But most of the work is being taken by this Radial gradient. So I set another Radial gradient right there that's matching the position of the outside one. And I'm afraid in order to really make this work I had to do a little manual finessing. If I get Gradient tool, you will see that I have drawn this radial gradient from here. Actually, if we go further out, you can see that the center of the gradient is right about here at some place. And then I drag the origin point, the first color in the gradient down a bit. So it's offset,and I have to make sure we set the same for this coverup shape as it was for the outer head shape like so.
Oh, right, now we are looking the wrong gradient. This is the right gradient. All right, so that they are the same. Here I'll go ahead and select both shapes so you can see what I'm talking about here, if I can manage to do that, there we go. So I have got one gradient bar sitting directly on top of the other one and I couldn't really just drag in order to get them set the same. I had to adjust each one independently. So that was a little bit of a bear frankly, but the advantage that it afforded me -- I'll go ahead and switch back to the Black Arrow tool-- was that in the background right there, there is this shape here and it just has a standard fill, nothing special.
And then it's got this Drop Shadow, and the Drop Shadow effect, if you go ahead and click on it, is the eyes. This is what's creating the eye effect right there. So if I turn on the Preview checkbox, notice that I have the Mode set to Screen and the Color, instead of set to Darkness, I have it set to a Color, and it's a fairly light color as well. And if you want to change that color, you would click right there on that little color swatch and you'd dial in a different color. I went ahead and gave it a Cyan 10%, Magenta 40% and Yellow 70% with 0% Black right there. Cancel out. But notice the difference if I were to set to this to Multiply. What happens to the eyes is we get these dark eyes right there or darkish. That's why I wanted them screened. So it's sitting there in the background. It's behind that Radial gradient shape that's covering it up.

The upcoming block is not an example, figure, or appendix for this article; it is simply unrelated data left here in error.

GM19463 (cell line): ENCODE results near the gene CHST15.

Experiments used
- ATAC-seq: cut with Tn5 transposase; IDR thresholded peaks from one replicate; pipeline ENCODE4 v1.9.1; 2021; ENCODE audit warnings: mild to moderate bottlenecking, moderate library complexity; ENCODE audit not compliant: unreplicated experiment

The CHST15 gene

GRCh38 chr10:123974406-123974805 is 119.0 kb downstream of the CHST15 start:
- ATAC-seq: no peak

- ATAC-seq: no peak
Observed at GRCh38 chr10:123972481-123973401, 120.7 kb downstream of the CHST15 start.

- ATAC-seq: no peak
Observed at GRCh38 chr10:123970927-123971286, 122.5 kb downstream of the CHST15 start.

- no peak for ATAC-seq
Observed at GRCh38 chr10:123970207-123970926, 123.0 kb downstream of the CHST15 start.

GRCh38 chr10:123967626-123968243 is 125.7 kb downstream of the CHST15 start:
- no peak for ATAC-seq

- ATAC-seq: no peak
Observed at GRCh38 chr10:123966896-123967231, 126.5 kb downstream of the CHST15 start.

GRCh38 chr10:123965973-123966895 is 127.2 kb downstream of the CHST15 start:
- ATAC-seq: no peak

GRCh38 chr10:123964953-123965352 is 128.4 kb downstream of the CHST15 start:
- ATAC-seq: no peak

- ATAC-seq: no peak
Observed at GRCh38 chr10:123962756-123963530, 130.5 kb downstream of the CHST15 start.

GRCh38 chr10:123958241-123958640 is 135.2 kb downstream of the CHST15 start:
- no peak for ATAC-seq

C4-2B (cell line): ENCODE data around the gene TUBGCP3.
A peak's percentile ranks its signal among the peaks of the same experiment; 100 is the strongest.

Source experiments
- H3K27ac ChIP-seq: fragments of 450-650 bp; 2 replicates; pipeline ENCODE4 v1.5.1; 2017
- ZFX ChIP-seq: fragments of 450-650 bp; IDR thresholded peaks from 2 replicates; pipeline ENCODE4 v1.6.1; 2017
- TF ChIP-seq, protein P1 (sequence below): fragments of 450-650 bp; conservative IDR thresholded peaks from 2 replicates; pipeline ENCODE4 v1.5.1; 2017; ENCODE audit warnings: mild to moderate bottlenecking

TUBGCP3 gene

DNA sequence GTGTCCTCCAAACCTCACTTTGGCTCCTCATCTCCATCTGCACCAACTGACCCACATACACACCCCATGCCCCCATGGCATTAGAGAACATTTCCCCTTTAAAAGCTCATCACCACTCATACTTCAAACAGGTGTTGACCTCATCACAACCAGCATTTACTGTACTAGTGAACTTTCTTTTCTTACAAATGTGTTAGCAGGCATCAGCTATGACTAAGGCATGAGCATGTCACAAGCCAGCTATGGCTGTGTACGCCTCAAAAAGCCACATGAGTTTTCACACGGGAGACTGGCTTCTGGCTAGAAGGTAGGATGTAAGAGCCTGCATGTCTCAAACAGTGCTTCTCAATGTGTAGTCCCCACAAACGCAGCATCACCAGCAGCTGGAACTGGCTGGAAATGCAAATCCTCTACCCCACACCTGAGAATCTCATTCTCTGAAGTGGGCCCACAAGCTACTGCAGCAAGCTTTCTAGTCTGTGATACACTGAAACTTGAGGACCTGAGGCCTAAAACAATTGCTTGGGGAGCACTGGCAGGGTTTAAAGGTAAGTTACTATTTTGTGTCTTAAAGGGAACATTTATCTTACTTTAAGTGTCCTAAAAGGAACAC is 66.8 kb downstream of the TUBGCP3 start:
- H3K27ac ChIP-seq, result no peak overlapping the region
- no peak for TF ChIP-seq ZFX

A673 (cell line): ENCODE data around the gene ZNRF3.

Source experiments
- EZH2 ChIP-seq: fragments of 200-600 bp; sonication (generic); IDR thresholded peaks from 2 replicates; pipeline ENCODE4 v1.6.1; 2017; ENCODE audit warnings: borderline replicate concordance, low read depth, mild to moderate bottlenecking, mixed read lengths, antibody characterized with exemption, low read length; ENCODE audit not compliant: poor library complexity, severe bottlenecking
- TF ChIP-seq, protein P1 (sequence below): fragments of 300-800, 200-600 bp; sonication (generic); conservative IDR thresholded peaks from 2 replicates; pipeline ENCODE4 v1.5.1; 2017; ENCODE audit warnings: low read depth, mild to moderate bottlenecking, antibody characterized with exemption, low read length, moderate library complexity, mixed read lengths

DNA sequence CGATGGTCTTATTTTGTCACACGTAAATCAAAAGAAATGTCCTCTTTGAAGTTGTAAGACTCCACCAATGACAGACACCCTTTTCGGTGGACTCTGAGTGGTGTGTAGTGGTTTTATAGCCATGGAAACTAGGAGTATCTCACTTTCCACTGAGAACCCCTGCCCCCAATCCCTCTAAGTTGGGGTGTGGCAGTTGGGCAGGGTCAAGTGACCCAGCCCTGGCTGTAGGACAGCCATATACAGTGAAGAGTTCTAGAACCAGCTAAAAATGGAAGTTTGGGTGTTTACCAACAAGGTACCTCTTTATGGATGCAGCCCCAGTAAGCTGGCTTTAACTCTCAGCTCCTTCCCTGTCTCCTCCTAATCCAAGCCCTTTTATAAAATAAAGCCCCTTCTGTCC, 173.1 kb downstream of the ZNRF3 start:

Therefore we are only seeing this portion of the eyes right there that's popping out of this side. You can mess with these settings if you want to but I'm going to cancel out. Just to give you a better idea, I'll go ahead and click on this coverup shape and I'll delete it for a moment by pressing the Backspace key and those are the eyes right there. That's an ellipse. That's sort of an elliptical shape with a Drop Shadow effect. That's what's creating the eye effect right there. We will go ahead and press Ctrl+Z or Command+Z on the Mac. The fact that I have got this coverup shape enables me to carve away these portions of the eyes.
So I just want to give you a sense of the many amazing things you can do with gradients here inside of Illustrator. Plain, standard, old, wonderful, Illustrator CS4 gradients. In the next exercise, I'll show you one way to create a Gradient Mesh.